Often choices after Post 16 can be the hardest and most challenging ones to make, as university is not for everyone.
With this in mind, a selected group of Year 13 students at Wilmington Academy, had the opportunity to participate in a master thought processes workshop with local businessman, Ian Ludlow (www.ianludlow.com). Ian has many years of business experience as well as being a qualified apprenticeships assessor and job coach.
Ian utilised his coaching skills to help focus students upon their next step. The majority of this group of students have yet to secure a placement, so Ian began by using a hexagon based system to channel this creative thinking session and enable students to narrow down their field of choice. Students completed a number of mini tasks in which they visualised their career aspirations and charted how they might progress towards their desired career. Students left the session with a clearer idea about their next steps, and more confident in making career based choices.
“The session with Ian Ludlow was very useful. Before the session I knew that I wanted to pursue a career in either finance, business or music. The session helped me to narrow down what it was I wanted to do to finance. From this, I could begin to think about existing opportunities and potential employers who could help me to begin my career within the finance industry. I’m excited about applying for Marks & Spencer’s assistant management programme and hopefully working my way up into their finance department.” – Eric Pak
Did you know that you have to apply for student finance each year, throughout your university study?
A massive thank you to the University of Kent for facilitating our University Finance Talks, both to students and parents. It was a great opportunity for students and parents to find out more information about the different types of student finance available to those going to university next year. The biggest questions we’ve found from these sessions covered topics including when and how student loans are paid back, the best way in which to approach financing university life and the availability of alternative methods of university finance.
“The instructor was very knowledgeable and told us the ways to make applying for and getting through student finance as easy as possible which was great” – Chay Quinn
“This was a very informative talk, which made me feel more confident in applying for student finance.” – Oliver Jarvie
The Winter 2016 edition of Leigh Academies Trust Newsletter can be downloaded here.
This event targeted Year 12 and Year 13 students. Students worked with ambassadors from Canterbury Christ Church University in order to improve and develop their presentation and public speaking skills. Activities were designed to stress the importance of making eye contact; use of emotion, body language and using varied pitch when delivering presentations, as well as to improve their ability to react to unplanned events which may occur when they are delivering presentations. Students also gained the opportunity to develop their debating skills, by constructing balanced, logical and coherent arguments about current topical issues such as Abortion, access to medical provision and the right to decide what happens to your body after death.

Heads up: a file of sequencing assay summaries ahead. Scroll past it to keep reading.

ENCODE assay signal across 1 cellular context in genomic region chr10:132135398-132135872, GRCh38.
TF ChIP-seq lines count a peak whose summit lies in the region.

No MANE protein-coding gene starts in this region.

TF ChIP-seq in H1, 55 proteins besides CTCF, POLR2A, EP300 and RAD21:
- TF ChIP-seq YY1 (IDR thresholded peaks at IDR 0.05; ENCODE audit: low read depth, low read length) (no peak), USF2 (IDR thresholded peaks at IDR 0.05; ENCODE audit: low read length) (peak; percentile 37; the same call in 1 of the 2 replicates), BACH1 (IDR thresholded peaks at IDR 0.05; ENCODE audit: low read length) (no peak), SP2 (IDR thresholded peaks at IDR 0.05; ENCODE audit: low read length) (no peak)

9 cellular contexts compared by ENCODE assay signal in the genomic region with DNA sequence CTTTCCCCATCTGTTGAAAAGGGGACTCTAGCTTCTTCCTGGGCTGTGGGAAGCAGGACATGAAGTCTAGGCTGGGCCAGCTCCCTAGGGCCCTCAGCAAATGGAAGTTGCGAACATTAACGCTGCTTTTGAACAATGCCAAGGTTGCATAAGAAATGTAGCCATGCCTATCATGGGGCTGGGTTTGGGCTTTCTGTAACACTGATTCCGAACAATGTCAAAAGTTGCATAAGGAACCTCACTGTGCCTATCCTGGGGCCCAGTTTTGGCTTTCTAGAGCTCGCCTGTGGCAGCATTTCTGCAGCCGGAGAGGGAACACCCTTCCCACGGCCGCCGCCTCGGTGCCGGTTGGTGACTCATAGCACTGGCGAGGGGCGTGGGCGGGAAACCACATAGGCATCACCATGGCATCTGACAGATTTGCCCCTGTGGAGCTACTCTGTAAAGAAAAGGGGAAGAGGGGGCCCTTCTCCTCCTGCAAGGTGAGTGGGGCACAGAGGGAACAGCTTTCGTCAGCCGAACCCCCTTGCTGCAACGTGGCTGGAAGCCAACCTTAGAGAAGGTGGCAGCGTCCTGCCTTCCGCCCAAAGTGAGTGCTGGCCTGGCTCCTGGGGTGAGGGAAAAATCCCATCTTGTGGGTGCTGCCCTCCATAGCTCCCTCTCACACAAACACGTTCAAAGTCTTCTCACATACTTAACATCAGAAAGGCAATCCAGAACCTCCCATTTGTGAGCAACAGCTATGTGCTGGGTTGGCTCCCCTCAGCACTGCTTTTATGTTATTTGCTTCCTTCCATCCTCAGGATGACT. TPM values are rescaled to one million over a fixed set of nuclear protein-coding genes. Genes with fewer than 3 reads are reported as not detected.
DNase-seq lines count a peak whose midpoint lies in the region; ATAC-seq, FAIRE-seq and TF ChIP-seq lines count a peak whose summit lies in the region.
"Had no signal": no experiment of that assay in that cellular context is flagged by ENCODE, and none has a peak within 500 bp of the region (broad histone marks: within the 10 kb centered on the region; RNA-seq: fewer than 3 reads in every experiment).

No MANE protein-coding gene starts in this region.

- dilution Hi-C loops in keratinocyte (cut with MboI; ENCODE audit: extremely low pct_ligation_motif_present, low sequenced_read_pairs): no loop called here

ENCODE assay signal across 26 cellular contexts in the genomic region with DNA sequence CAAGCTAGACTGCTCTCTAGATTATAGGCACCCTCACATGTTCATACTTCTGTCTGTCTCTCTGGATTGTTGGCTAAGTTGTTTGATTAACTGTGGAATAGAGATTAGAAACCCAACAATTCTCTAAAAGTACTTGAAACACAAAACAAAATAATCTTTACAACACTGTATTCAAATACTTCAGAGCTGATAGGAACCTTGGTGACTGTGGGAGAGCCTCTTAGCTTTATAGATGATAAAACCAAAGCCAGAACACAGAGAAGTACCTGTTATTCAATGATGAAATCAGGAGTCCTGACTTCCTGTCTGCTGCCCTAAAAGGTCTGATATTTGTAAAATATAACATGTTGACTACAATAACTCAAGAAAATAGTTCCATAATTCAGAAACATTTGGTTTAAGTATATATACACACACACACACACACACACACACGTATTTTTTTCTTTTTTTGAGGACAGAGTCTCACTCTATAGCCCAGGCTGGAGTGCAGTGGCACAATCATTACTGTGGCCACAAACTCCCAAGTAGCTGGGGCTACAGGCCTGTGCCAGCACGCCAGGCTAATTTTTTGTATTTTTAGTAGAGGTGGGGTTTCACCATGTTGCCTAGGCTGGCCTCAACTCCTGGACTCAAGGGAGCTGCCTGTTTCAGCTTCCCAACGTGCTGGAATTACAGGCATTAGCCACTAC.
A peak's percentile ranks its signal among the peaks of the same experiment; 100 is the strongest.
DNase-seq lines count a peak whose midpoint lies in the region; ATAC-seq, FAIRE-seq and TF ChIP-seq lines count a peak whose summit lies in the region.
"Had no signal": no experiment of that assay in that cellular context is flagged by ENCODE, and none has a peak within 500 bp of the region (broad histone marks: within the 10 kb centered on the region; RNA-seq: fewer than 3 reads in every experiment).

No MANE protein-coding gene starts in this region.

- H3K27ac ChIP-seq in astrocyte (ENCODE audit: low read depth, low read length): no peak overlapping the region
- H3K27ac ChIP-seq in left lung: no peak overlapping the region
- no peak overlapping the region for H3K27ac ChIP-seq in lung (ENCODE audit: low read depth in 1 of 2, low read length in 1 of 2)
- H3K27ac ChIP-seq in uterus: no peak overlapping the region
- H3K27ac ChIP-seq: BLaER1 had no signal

The event was a great opportunity for students to gain skills which they can transfer into their subjects, but also utilise in their chosen future careers. There was also time for informal chats with the student ambassadors about options after Post 16 life, including what university life is really like and non-university options.
“On Friday, we had a workshop day where people from university came in to discuss about a range of topics, and we had the opportunity to learn about social and moral topics. Our first session was: “What is Rape?” and “What constitutes valid consent?”. We were also discussing whether adverts which included women in, which were portrayed as objects was appropriate or not. Our second session, saw the Canterbury Christ Church University, help us with our confidence when speaking in public. They showed us how to be confident in front of others and how to effectively structure a debate. The debate I particularly enjoyed was whether footballers should receive large salaries. I thought that was a very good session due to how practical it was.” Roheet Chopra
Year 12 students attended a production of License to Kill. The event is organised by Kent Fire and Rescue and offers perspectives from those involved in road traffic accidents.
Students heard from paramedics, police, survivors of traffic accidents, and from parents of victims. It was a sobering insight into how all actions have consequences, and prompted much thought into the importance of thinking decisions through, especially when dealing with young and inexperienced drivers.
Years 12 and 13 at Wilmington Academy were fortunate enough to be the recipients of a highly inspiring presentation by Barnaby Winter of the Brand Bucket Company. Barnaby can easily be considered to be a successful businessman and related his life journey to that which our students are currently embarking on. He stressed that this is a crucial time in their transition into adulthood and free thinking whilst also emphasising the importance of working hard to achieve life goals. Barnaby related detail of his career from graduate, to becoming the youngest Managing Director of a top 200 marketing agency, international professional speaker and the man behind many iconic brands including the Marie Curie daffodil.
Many students took the opportunity to thank him personally for his presentation and one even asked if he could join Barnaby for work experience- a request which was graciously accepted.
Thank you to Barnaby for inspiring our students
David Dein, former Vice-Chairman of Arsenal Football Club, spoke to all of Post 16 to give advice gained from his experiences managing and motivating in the Football world. He offered the students many key ideas: you can motivate millionaires with pride. Take pride in everything you do; individuals can be broken. We are stronger as a team; always go into a debate with ammunition; the key ideas a scout looks for are behaviour and attitude.